From what little I have read and observed, Erik aka the Phantom of the Opera, must be one of the most debated characters in story. Some like him, some don't. As you most likely guessed from the title, I like him. Indeed to be frank I am staunchly Team Phantom. Perhaps it is simply my love for the misunderstood and dramatic coming forth, but I truly do believe that despite his flaws and misdoings he had a character and spirit that, once rescued, would become a true man.
Put simply, I believe that Christine could have married him and that they would have been very happy together. Now, please do not misunderstand me. I am not suggesting one go and find the nearest loony who happens to have taken a fancy to you, marry him, and hope that his fancy will hold you through life. No, I think that would be a very unwise idea, but....the Phantom of the Opera is not an everyday story. If we really look openly at the book we see that this is in no way an ordinary tale. Though told in a straightforward–“This is the way it happened and I an only writing what is commonly known” style–it is more of a fairy-tale with its telling of desperate humans turned into monsters waiting to be disenchanted and a lovely young lady turned in one night into a glorious singer by the mysterious and magical teaching of an invisible teacher.
Which brings me to another thing. I think Christine was the key to the disenchanting. It was by her willing heart to sacrifice herself that the Phantom finally realized that true love means sacrifice. He saw that that if he truly loved Christine then he would give her freedom to do as she wished. And he did. He gave her her freedom when she was in his power. He simply let her go. Broken by the world's rejection, holding within his hands the only beauty he had ever had for his own. He gave her the freedom to fly and bloom where she wished. (It is at this point that I start crying nearly as hard as the Phantom.) You see this whole part is about so much more than mere romantic passion. He had never known love. Never heard a word or note of love. Not the merest touch of the tiniest hand of kindness. Think of it. Never, never never having known or felt any type or single moment of the barest kindness or beauty. He was in total despair with not even the faintest glimmering of the hope that might have made his life at least not full of utter darkness. And when he had it all, he released it: beauty, sweetness, a kind and tender heart.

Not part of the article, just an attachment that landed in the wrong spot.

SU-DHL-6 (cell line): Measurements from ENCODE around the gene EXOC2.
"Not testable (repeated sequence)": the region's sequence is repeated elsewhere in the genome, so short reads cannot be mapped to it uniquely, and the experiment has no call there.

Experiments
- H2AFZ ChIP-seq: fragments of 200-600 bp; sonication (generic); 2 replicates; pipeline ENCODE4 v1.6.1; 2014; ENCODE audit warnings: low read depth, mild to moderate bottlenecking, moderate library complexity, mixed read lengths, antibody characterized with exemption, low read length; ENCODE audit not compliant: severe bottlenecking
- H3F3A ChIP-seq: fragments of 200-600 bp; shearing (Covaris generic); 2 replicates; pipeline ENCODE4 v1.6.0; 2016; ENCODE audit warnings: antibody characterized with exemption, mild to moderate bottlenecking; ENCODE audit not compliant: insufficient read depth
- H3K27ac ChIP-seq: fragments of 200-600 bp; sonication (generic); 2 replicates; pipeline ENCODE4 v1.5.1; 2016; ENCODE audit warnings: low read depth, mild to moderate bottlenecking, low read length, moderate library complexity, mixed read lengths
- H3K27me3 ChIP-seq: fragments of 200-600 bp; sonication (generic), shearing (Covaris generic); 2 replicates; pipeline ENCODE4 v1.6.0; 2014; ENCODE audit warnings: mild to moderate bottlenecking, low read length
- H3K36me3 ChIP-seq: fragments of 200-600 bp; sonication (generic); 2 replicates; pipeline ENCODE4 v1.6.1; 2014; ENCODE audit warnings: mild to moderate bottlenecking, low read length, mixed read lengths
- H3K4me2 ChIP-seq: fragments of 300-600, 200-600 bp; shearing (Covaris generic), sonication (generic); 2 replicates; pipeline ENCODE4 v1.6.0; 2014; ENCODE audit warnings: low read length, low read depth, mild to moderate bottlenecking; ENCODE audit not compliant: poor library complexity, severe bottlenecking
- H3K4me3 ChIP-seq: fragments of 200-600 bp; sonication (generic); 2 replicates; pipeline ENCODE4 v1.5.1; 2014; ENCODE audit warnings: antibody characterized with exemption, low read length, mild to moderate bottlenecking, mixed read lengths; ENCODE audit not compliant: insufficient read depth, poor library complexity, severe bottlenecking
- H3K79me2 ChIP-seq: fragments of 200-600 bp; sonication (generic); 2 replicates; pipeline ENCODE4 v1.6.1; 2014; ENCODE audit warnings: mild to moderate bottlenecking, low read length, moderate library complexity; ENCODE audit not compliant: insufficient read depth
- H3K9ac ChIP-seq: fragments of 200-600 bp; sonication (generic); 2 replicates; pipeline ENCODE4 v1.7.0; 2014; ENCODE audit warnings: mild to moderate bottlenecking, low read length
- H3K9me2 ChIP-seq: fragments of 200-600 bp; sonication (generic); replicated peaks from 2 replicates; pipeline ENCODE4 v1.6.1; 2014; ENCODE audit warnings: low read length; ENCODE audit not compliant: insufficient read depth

Even when people change their ways they still have to struggle with their past. However, when we again see the Phantom some little time later he is still in that reformed state. And besides, this is such a fantastical story already why can't it end with happiness for all concerned? (Excepting possibly, Raoul. But he was still a mere youth anyway and I think he could have found someone else.) Yes, there can be no true change without the Spirit of God, but He works at times through humans. Though, as stated before, in real life you should never marry people hoping that you might change them, even with its real life setting “The Phantom” is a fairy-tale and anything is possible in that magical realm.
And yet...I am satisfied with the way the story is finished. The Phantom is sad and alone, but he has truly lived and loved and even felt, if ever so slightly, love and sympathy returned. He is at peace. And so the story ends: the heartbreak and tragedy still present, but in it there has been redemption and the great tragic figure of the Phantom may know peace at last.
And that, friends, is why I am Team Phantom.